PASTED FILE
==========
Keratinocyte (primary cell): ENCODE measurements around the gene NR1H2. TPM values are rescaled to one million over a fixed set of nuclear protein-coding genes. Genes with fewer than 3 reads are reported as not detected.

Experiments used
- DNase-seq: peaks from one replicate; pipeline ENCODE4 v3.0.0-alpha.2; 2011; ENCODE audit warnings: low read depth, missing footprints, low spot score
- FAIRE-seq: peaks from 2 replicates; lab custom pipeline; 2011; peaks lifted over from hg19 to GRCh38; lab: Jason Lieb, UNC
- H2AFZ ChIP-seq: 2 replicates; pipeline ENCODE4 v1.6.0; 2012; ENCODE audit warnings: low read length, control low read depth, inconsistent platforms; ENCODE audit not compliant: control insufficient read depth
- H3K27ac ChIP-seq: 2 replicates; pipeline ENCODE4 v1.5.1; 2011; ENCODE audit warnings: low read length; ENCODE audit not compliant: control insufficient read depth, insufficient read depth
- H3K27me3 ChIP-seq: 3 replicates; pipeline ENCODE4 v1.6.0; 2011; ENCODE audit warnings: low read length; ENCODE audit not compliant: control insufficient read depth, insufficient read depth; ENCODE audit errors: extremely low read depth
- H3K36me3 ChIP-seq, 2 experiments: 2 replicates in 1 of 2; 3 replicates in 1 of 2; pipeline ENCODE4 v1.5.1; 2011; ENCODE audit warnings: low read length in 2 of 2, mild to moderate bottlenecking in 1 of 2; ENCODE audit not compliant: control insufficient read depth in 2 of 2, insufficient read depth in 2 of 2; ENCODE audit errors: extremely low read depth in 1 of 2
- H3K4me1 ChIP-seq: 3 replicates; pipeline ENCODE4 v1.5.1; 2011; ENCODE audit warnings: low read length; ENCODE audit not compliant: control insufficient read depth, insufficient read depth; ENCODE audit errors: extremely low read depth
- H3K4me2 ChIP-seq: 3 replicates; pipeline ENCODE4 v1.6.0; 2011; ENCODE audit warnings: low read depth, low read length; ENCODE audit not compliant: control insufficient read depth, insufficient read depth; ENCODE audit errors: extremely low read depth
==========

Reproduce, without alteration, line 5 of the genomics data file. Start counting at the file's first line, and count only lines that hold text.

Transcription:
- H2AFZ ChIP-seq: 2 replicates; pipeline ENCODE4 v1.6.0; 2012; ENCODE audit warnings: low read length, control low read depth, inconsistent platforms; ENCODE audit not compliant: control insufficient read depth